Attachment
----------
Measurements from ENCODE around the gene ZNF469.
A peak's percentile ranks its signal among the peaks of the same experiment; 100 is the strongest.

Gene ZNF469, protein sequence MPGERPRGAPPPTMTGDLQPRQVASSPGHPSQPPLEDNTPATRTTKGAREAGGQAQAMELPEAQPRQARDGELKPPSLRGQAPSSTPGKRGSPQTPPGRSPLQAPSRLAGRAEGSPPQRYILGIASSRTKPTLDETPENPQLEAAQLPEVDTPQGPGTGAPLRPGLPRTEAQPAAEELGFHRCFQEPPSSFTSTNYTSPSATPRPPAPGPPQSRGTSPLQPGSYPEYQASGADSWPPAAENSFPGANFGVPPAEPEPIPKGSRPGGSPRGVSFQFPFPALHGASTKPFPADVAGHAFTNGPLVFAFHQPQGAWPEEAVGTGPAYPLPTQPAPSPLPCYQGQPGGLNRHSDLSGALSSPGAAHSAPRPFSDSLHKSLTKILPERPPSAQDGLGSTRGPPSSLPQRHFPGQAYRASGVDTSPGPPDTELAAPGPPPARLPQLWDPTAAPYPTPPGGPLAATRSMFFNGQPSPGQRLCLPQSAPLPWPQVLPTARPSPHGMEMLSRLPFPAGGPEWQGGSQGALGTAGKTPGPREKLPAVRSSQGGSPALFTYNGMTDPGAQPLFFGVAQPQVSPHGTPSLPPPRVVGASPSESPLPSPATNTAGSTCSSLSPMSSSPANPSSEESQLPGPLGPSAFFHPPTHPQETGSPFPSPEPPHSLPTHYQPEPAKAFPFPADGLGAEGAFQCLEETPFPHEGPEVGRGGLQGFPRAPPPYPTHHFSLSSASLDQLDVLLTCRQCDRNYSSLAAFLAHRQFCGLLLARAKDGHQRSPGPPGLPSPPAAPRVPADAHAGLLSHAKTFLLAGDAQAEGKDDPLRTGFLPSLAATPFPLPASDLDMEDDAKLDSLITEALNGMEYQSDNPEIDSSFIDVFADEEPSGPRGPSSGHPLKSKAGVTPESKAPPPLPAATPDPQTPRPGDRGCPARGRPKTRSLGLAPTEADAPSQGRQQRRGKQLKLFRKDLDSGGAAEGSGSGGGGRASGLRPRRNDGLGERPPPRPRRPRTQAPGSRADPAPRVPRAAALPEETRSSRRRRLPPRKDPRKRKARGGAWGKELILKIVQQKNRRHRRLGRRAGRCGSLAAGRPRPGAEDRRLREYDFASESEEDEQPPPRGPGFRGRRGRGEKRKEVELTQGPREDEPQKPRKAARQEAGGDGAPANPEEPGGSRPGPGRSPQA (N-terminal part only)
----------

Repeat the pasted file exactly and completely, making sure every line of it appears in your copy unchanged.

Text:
Measurements from ENCODE around the gene ZNF469.
A peak's percentile ranks its signal among the peaks of the same experiment; 100 is the strongest.

Gene ZNF469, protein sequence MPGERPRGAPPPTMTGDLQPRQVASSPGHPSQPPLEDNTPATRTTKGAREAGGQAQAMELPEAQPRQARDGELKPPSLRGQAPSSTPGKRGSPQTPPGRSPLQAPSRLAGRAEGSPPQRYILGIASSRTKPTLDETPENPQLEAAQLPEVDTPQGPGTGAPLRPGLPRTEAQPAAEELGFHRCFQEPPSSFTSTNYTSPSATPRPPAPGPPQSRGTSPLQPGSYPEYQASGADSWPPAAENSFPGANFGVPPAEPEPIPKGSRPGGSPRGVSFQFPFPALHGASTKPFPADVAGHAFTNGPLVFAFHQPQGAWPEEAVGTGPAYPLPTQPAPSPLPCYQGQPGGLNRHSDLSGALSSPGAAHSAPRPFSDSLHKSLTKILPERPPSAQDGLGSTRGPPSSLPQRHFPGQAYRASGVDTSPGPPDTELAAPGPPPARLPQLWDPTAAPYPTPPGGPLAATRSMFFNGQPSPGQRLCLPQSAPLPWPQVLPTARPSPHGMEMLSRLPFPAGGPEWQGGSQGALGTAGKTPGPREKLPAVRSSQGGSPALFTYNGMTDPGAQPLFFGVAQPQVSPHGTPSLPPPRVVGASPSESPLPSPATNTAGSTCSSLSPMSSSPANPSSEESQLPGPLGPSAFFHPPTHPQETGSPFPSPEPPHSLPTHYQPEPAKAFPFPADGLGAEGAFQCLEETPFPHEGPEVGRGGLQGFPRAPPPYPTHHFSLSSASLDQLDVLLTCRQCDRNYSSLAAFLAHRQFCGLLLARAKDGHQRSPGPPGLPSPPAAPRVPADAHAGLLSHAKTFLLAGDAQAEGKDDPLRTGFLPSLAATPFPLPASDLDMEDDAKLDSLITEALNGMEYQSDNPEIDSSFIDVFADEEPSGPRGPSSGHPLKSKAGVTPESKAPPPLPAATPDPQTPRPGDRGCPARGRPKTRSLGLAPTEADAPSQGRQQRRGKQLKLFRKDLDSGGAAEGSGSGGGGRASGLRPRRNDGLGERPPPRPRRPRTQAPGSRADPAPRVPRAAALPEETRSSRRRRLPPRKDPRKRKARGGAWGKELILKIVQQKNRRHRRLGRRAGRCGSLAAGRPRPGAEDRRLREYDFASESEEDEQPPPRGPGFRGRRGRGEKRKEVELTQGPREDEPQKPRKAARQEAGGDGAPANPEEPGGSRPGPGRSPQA (N-terminal part only)